Seven myths associated with blockchain

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#1. Blockchain is a type of cryptocurrency.

Blockchain is considered synonymous with bitcoin and other cryptocurrencies for a reason: it’s where blockchain came from. When you delve into its history blockchain isn’t that new, and in the ten years or so since it’s creation, the fact that it was only created because bitcoin needed a new kind of technology platform to run on has been completely lost.

No one knows exactly who designed it. The true identity of Satoshi Nakamoto - whether individual, group, or business - has never been uncovered, but blockchain was actually the by-product of creating bitcoin, a pure digital currency. Blockchain technology was required to create trust and a way for people to use the currency without any ties to real money, and it’s been difficult for blockchain to shake off that connection with cryptocurrency.

#2. Blockchain is all about getting rich.

While the ‘bitcoin bubble’ in 2018 captured people’s imagination as wealth does, the trouble is that it’s more of a commodity than a currency.

In fact, I’m reluctant to call bitcoin a currency at all. As there’s only going to be a finite amount ever produced, it’s more like a valuable substance, like gold or diamonds. If we knew how many diamonds there were in the world, in total, that would immediately increase the value of the ones that we have.

The huge hikes to nearly $20k per coin wasn’t because the coins had a greater spending power, but because investors and market traders were speculating on it. They live in a very different world to most of us: we think of money as something you can buy something with, but they don’t, and that made bitcoin (for a time) only valuable to investors.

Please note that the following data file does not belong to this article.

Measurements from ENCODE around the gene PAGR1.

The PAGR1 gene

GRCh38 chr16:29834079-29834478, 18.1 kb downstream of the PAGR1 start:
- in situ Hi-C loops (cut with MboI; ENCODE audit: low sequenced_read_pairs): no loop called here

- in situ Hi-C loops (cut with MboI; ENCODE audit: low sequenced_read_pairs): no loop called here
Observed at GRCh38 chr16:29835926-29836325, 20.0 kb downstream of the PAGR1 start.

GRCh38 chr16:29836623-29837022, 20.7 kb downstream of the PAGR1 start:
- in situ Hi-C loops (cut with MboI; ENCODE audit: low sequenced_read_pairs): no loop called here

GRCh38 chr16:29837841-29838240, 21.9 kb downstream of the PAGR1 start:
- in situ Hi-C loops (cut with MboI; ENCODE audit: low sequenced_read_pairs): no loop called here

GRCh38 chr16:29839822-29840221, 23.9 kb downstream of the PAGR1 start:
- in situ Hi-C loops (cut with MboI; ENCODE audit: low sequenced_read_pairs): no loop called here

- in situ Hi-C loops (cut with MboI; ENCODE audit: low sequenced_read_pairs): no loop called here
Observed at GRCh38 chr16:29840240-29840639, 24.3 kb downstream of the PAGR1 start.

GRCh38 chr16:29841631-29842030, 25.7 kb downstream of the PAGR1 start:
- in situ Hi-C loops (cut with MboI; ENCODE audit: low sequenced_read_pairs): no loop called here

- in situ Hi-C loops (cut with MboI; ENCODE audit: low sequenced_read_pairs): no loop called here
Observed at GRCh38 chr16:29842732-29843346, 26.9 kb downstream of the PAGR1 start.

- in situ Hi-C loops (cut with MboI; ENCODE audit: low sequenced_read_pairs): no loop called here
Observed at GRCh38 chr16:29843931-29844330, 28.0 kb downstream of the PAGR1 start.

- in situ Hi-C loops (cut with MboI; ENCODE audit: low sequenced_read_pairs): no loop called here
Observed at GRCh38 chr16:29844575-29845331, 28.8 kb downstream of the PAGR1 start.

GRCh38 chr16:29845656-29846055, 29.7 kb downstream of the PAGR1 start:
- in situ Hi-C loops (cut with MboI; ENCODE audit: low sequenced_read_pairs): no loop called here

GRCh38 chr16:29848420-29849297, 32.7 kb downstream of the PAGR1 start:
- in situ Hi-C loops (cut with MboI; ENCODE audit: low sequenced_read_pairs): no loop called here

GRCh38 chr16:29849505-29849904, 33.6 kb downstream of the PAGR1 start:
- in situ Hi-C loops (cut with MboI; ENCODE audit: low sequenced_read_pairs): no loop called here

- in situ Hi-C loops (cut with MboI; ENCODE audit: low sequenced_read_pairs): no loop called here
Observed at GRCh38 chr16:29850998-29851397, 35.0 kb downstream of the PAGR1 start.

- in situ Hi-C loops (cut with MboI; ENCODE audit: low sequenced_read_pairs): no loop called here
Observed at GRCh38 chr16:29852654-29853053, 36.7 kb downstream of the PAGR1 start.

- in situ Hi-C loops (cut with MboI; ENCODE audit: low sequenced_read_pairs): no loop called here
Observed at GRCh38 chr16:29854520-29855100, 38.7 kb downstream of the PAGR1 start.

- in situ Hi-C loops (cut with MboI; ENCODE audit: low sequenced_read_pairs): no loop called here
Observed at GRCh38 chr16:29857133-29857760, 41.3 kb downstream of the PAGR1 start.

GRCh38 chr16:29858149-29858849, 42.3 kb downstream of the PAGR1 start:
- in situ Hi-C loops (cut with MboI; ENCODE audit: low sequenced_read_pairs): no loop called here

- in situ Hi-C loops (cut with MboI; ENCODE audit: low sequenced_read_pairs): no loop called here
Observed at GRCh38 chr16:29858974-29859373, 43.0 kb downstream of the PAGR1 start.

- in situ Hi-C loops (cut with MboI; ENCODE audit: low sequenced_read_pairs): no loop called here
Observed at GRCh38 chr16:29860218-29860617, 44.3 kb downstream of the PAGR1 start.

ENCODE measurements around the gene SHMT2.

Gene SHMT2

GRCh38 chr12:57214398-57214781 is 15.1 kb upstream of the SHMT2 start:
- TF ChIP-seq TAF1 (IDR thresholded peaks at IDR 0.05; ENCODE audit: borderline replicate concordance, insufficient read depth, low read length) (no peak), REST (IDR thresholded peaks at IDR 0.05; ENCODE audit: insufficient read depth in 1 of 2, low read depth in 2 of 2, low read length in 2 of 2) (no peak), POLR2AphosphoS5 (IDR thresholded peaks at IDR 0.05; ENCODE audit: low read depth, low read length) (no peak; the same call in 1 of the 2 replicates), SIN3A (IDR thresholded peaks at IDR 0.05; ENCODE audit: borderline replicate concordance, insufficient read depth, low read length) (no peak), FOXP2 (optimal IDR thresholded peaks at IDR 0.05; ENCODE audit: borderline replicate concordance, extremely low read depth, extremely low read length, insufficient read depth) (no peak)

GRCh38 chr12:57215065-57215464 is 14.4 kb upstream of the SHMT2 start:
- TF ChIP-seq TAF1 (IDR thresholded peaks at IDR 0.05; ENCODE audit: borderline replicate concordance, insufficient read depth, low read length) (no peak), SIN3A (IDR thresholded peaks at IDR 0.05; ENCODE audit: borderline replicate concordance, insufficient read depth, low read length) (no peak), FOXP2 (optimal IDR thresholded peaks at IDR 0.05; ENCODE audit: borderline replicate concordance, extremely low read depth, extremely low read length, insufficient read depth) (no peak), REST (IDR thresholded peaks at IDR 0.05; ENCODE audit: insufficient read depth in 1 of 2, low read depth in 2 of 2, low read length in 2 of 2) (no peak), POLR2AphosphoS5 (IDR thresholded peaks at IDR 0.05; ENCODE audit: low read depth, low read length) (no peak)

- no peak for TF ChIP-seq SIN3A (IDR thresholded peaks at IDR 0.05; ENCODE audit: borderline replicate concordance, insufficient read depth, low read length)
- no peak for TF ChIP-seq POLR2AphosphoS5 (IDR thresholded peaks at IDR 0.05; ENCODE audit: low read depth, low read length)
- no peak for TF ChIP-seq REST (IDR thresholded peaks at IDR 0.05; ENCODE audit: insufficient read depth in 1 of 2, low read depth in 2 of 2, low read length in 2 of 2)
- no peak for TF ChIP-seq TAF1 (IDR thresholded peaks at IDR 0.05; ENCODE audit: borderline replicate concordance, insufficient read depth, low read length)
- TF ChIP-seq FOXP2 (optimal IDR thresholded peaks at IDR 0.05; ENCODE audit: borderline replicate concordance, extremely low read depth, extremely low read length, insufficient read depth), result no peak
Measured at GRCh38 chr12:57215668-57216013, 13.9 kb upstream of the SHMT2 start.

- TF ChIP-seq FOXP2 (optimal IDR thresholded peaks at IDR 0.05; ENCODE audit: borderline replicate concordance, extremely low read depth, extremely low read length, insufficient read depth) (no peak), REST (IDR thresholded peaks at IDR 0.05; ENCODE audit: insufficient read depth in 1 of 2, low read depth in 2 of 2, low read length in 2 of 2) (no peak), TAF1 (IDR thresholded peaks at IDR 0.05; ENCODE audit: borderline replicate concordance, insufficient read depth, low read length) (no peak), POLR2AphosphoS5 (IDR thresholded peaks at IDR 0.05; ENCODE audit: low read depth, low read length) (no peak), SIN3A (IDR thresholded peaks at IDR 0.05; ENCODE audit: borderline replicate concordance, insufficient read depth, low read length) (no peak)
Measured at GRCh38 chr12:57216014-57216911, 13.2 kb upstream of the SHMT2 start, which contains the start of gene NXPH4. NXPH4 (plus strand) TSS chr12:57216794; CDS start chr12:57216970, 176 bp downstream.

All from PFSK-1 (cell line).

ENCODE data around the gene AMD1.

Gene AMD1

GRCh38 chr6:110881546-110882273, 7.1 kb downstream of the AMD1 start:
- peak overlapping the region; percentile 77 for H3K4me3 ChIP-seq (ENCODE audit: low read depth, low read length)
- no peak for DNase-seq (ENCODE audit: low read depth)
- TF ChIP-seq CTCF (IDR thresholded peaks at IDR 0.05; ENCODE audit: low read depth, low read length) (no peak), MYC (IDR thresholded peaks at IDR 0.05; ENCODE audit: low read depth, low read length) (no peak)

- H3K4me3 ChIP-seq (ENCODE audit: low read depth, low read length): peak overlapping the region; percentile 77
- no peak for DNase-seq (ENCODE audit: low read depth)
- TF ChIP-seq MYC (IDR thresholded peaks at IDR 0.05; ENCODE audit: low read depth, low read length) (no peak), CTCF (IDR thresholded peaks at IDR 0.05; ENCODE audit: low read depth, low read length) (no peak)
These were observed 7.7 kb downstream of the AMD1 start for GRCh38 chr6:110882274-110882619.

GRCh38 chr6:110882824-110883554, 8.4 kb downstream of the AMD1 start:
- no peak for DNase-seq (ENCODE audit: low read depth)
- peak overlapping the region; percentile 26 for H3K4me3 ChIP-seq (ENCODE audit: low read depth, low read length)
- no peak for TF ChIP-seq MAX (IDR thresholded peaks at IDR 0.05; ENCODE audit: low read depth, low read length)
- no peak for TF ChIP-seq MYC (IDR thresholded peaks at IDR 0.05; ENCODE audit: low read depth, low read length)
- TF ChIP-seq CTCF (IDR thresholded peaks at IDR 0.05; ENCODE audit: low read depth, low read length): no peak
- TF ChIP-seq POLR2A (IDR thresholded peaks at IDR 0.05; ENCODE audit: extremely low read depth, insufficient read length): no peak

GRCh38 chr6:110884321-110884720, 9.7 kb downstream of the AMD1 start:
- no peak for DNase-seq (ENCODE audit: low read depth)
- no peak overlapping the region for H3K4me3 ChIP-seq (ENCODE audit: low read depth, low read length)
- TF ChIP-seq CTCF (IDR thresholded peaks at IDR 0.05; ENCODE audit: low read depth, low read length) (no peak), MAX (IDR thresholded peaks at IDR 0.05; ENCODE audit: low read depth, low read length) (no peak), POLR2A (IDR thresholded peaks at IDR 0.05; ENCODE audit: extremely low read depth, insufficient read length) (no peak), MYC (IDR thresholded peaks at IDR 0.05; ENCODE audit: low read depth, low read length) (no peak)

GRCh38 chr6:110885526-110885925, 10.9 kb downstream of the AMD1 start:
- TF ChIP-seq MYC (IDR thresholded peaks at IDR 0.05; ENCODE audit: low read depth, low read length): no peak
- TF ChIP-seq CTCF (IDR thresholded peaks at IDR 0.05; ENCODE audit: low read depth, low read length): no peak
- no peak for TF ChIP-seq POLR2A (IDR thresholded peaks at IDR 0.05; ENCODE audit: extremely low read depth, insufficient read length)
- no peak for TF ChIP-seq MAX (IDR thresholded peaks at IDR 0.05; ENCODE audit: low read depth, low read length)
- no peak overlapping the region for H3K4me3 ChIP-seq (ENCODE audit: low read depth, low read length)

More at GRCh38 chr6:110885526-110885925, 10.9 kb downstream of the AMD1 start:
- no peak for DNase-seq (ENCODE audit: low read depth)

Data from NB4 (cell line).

Can you get rich with bitcoin now? Probably not - or at least, not as rich as as you could.

#3. Blockchain is impossible to hack.

This is probably the biggest myth in the industry itself: that blockchain is completely impossible to hack. Sadly, it’s not!

Blockchain has many variants currently in use, with no one definite version of blockchain out there in the marketplace. This means that there is no such thing currently as ‘a’ blockchain, and standardisations are only now starting to come into play. There are many different types of blockchain, different platforms and iterations, and just like all other technologies that are still in early stages, there are lots of players and actors all hoping to create ‘the’ definite version of blockchain.

But that hasn’t happened, and that leaves different types of blockchain - whether public or private - open to hacking in one form or another.

#4. Blockchain is only used by criminals.

I presented at an event about blockchain not too long ago, and I was asked about this because there’s a great amount of fear about blockchain being used by criminals, by gangs, and in illegal activity. And you would be right to be a little cautious.

After all, blockchain was designed by anarchists to circumnavigate financial institutions, by a person or group that considered themselves ‘cypherpunks’. It has since been used by anonymous hacker types, and businesses that are not exactly run of the mill. It’s inevitable in an unregulated and non-standardised market that criminals will choose blockchain as one of their technologies.

So it’s important for blockchain to transition; to be clearer about what it is and what its values are, because there are plenty of positive things that this technology can deliver.

#5. You never hear any ‘good news’ about blockchain’.

There’s a real democratic power within blockchain technology. At its very core, it gives you the ability to track something from beginning to end - and in the world that we live in, which is very consumer driven, that’s a provenance that is becoming increasingly important to us.